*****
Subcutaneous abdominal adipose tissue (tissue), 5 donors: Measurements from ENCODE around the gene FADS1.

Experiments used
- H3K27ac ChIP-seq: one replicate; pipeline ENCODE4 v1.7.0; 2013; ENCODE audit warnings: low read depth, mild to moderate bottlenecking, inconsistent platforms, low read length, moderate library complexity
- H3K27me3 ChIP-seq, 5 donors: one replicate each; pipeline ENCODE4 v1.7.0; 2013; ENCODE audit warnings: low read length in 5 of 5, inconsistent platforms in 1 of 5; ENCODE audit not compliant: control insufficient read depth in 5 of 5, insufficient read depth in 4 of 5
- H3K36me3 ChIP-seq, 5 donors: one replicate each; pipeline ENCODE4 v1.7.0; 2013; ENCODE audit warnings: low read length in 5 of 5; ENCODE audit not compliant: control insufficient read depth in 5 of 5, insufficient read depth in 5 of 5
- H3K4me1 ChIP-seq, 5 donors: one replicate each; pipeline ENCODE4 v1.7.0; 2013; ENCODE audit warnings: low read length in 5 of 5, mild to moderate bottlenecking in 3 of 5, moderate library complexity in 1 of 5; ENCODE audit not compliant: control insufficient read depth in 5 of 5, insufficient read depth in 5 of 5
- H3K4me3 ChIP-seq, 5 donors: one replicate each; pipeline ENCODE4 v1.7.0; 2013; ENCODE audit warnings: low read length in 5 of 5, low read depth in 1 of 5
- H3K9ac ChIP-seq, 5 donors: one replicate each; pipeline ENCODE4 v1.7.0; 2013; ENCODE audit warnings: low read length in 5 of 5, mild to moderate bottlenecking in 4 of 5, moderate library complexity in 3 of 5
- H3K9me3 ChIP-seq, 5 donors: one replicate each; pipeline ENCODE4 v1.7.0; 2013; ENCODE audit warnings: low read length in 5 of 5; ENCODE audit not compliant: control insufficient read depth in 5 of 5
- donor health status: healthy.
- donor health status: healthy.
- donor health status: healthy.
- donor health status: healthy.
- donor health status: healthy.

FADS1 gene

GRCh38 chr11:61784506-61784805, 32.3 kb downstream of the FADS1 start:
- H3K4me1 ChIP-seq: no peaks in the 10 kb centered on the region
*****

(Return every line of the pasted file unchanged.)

Subcutaneous abdominal adipose tissue (tissue), 5 donors: Measurements from ENCODE around the gene FADS1.

Experiments used
- H3K27ac ChIP-seq: one replicate; pipeline ENCODE4 v1.7.0; 2013; ENCODE audit warnings: low read depth, mild to moderate bottlenecking, inconsistent platforms, low read length, moderate library complexity
- H3K27me3 ChIP-seq, 5 donors: one replicate each; pipeline ENCODE4 v1.7.0; 2013; ENCODE audit warnings: low read length in 5 of 5, inconsistent platforms in 1 of 5; ENCODE audit not compliant: control insufficient read depth in 5 of 5, insufficient read depth in 4 of 5
- H3K36me3 ChIP-seq, 5 donors: one replicate each; pipeline ENCODE4 v1.7.0; 2013; ENCODE audit warnings: low read length in 5 of 5; ENCODE audit not compliant: control insufficient read depth in 5 of 5, insufficient read depth in 5 of 5
- H3K4me1 ChIP-seq, 5 donors: one replicate each; pipeline ENCODE4 v1.7.0; 2013; ENCODE audit warnings: low read length in 5 of 5, mild to moderate bottlenecking in 3 of 5, moderate library complexity in 1 of 5; ENCODE audit not compliant: control insufficient read depth in 5 of 5, insufficient read depth in 5 of 5
- H3K4me3 ChIP-seq, 5 donors: one replicate each; pipeline ENCODE4 v1.7.0; 2013; ENCODE audit warnings: low read length in 5 of 5, low read depth in 1 of 5
- H3K9ac ChIP-seq, 5 donors: one replicate each; pipeline ENCODE4 v1.7.0; 2013; ENCODE audit warnings: low read length in 5 of 5, mild to moderate bottlenecking in 4 of 5, moderate library complexity in 3 of 5
- H3K9me3 ChIP-seq, 5 donors: one replicate each; pipeline ENCODE4 v1.7.0; 2013; ENCODE audit warnings: low read length in 5 of 5; ENCODE audit not compliant: control insufficient read depth in 5 of 5
- donor health status: healthy.
- donor health status: healthy.
- donor health status: healthy.
- donor health status: healthy.
- donor health status: healthy.

FADS1 gene

GRCh38 chr11:61784506-61784805, 32.3 kb downstream of the FADS1 start:
- H3K4me1 ChIP-seq: no peaks in the 10 kb centered on the region